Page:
The thing is, measuring viewability is a complex challenge. (I’ve saved the technical details as for why that is for a later post.) Even with the MRC’s guidelines and accreditation process, which has drastically improved accuracy and standardized how vendors measure viewability, publishers will certainly face a number obstacles in the short term.

One very real hurdle among the many is that publishers may not get paid for impressions that an agency’s vendor reports as non-viewable, even if another vendor, has identified the ads as legitimate and running in view.

Long story short, viewability is a work in progress. But we are moving in the right direction.

Up next in our series: "What Does Viewability Mean for Advertisers?" Stay tuned...

What Is Viewability?

July 23rd, 2014 by Alexandra

This is the first post in a series about online advertising measurement and methodologies. Feel free to email me or post in the comments section about topics you’d like to see covered in this series. Curious about Chartbeat advertising tools? Learn more here.

What is viewability, you ask?

First things first: A viewable impression is a metric of online advertising that indicates if a display ad is actually viewable when its served. More specifically, the IAB and MRC define a viewable impression as one that’s at least 50% visible for at least one second.

Simply put, viewability is a metric that tracks if at least half of a display ad has the chance to be seen in the viewable portion of a browser window for at least one continuous second.

Note: technically speaking, the guidelines measure time in terms of 100 millisecond intervals, so a continuous second equates to 10 consecutive 100 millisecond observations. To add even more confusion, if the ad is 242,500 pixels or greater, only 30% needs to be in view. You can check out the full set of guidelines on the Media Rating Council's website.

Back in March, the Media Ratings Council (MRC) lifted the advisory against using viewable impressions as a currency for buying, selling, and measuring advertising in the digital display space, marking the first time the industry has established a single measurement for viewability. (While viewability has been a topic for several years now, the MRC issued an advisory against transacting on viewable impressions in November 2012 due to known technological limitations. Removal of the advisory earlier this year gave marketplace players the go ahead to transact.)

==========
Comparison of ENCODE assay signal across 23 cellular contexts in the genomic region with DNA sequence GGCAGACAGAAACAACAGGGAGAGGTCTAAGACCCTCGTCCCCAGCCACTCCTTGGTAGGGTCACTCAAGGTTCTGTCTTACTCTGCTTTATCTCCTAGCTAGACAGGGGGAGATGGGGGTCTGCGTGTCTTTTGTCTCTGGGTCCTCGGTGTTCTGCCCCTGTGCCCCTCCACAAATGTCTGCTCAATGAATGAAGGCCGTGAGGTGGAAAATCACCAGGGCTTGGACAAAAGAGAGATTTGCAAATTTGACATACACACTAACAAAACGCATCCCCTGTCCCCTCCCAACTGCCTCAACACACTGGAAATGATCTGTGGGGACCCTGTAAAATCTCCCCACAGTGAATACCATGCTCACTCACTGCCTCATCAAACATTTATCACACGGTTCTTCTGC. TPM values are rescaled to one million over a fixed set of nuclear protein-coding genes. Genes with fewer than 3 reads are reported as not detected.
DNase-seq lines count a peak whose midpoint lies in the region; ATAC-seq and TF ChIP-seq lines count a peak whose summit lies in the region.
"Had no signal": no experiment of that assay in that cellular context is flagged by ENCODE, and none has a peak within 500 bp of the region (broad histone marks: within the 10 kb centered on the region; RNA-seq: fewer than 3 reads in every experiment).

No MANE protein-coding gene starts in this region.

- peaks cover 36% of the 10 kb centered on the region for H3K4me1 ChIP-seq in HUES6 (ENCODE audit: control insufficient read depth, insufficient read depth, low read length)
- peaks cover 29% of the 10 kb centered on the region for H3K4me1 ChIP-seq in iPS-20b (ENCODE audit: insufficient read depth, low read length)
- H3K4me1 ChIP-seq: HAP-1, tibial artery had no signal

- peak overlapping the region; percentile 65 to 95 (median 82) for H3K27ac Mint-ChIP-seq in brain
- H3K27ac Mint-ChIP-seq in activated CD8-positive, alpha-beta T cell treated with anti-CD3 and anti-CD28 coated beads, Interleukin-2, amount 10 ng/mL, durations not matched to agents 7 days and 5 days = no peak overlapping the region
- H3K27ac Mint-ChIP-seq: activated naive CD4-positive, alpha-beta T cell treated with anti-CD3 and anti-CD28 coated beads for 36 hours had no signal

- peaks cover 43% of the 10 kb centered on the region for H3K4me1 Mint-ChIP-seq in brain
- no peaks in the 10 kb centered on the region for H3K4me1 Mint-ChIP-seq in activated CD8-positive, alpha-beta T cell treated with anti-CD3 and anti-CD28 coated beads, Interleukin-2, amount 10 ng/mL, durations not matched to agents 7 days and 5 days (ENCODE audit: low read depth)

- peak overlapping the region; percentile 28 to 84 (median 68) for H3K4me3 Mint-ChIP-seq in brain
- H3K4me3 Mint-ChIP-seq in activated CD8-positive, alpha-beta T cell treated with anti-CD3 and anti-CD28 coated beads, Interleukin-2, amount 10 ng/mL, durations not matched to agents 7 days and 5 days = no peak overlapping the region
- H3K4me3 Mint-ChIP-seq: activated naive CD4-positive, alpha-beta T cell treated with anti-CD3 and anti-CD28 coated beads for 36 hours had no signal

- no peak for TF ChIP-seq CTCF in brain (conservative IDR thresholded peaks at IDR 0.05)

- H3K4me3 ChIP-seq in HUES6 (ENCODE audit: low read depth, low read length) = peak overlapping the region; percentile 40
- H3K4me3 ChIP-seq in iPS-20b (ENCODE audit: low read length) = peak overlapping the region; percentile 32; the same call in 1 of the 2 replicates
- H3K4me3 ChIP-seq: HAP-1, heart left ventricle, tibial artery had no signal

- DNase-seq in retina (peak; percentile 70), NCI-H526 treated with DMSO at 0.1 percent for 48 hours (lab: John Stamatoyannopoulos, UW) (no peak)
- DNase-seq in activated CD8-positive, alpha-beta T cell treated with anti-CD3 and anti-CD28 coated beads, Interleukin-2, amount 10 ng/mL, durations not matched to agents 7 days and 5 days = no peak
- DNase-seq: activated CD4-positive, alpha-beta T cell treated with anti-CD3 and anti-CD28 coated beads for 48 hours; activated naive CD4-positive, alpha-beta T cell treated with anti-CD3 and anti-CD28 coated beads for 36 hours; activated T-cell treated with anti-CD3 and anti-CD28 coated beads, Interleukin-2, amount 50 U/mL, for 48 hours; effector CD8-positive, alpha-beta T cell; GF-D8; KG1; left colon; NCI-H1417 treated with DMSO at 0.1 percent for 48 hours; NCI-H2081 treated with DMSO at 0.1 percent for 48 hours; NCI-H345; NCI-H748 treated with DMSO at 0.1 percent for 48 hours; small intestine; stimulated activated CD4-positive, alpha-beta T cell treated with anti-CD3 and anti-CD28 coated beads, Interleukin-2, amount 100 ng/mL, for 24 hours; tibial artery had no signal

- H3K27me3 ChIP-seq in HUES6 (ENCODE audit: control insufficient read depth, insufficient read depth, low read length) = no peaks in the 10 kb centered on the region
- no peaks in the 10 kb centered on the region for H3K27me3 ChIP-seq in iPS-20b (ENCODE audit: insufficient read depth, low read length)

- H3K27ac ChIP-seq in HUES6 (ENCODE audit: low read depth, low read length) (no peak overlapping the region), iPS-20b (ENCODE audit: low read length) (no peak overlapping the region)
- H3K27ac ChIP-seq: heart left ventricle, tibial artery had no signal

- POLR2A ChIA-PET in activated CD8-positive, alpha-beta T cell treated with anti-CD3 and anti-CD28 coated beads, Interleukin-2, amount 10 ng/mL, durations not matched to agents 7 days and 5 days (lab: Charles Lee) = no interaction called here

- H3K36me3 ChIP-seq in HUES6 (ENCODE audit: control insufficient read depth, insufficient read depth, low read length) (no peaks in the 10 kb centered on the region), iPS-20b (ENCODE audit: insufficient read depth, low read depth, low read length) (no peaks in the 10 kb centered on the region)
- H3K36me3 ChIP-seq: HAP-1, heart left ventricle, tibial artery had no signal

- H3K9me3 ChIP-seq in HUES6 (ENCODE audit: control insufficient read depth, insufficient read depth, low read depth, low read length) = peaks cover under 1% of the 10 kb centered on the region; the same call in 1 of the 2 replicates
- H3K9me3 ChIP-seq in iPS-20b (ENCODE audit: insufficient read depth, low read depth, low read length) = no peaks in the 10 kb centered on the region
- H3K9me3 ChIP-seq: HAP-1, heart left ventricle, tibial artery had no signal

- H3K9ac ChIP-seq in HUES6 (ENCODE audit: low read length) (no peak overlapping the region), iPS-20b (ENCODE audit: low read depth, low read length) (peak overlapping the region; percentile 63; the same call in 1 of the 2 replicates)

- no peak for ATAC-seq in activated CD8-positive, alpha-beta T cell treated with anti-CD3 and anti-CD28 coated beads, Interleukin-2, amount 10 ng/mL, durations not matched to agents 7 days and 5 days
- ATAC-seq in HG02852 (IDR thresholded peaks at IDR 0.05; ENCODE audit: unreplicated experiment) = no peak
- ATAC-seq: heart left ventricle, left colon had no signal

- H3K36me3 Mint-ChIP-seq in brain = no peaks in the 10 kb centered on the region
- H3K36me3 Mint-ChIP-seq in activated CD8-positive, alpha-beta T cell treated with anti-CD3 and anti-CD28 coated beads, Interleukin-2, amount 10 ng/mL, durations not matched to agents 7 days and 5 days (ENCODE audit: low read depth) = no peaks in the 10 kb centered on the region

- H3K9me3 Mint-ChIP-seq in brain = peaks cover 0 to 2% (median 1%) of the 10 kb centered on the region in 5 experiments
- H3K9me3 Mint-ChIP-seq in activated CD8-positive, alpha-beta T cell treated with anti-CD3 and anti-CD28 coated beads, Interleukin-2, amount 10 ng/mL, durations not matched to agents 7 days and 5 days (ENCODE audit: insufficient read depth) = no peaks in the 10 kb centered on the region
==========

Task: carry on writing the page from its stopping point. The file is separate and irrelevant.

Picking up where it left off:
Why is viewability such a hot topic of conversation?

Digital advertisers have been pushing for measurements that would give them a better sense of how many people their campaigns actually reach. Turns out, comScore found that up to 54% of display ads aren’t viewable as a result of things like rapid scrolling, ad placements that weren’t seen, and non-human (bot) traffic. Brand marketers were not too thrilled to find out they had been paying for ad impressions that nobody was seeing and called for a system with more accountability and transparency.

So, after much deliberation, enter IAB's and MRC's new standard of measurement. The hope among the trade body is that the new viewability standard will shift the entire currency of the industry from an impressions-served standard to an impressions-viewed one.

Big picture, what will this shift mean for the digital ad ecosystem?

In short, the way online media is sold is changing. On the demand side, advertisers are gaining more transparency and will expect guarantees on viewable display impressions in the future. Theoretically, this will improve campaign performance, as eventually, advertisers will only pay for ads that have the potential to be seen.

On the supply side, opinions are varied. Some publishers are concerned that this shift will have a negative impact on ad revenues since their supply of impressions to sell may be significantly reduced. This fear has already resulted in some publishers rethinking site design to increase viewability.

On the other hand, publishers that are focusing on premium ad experiences see this as a largely positive change. If a publisher can guarantee that ads are actually being seen by an engaged audience, it can leverage those high viewability percentages to demand higher costs for certain impressions. David Payne, Chief Digital Officer at Gannett, summed it up well in a recent post: “Viewability provides us another proof point that shows how our premium content creates highly engaged audiences perfect for branding campaigns.”

So, are people really adopting viewability as the standard?

Now that the viewability standard has been set (though some folks are questioning it), viewability requests are beginning to come in to direct sales teams. Major general interest publishers are already seeing more viewability requests, and expect to see an increase in requests in Q1 2015. Smaller, endemic publishers are initiating programs to research their own sites’ viewability, so as to prepare for when they too begin to encounter viewability requests in RFPs.

Up next in our series: "What Does Viewability Mean for Publishers?" Stay tuned...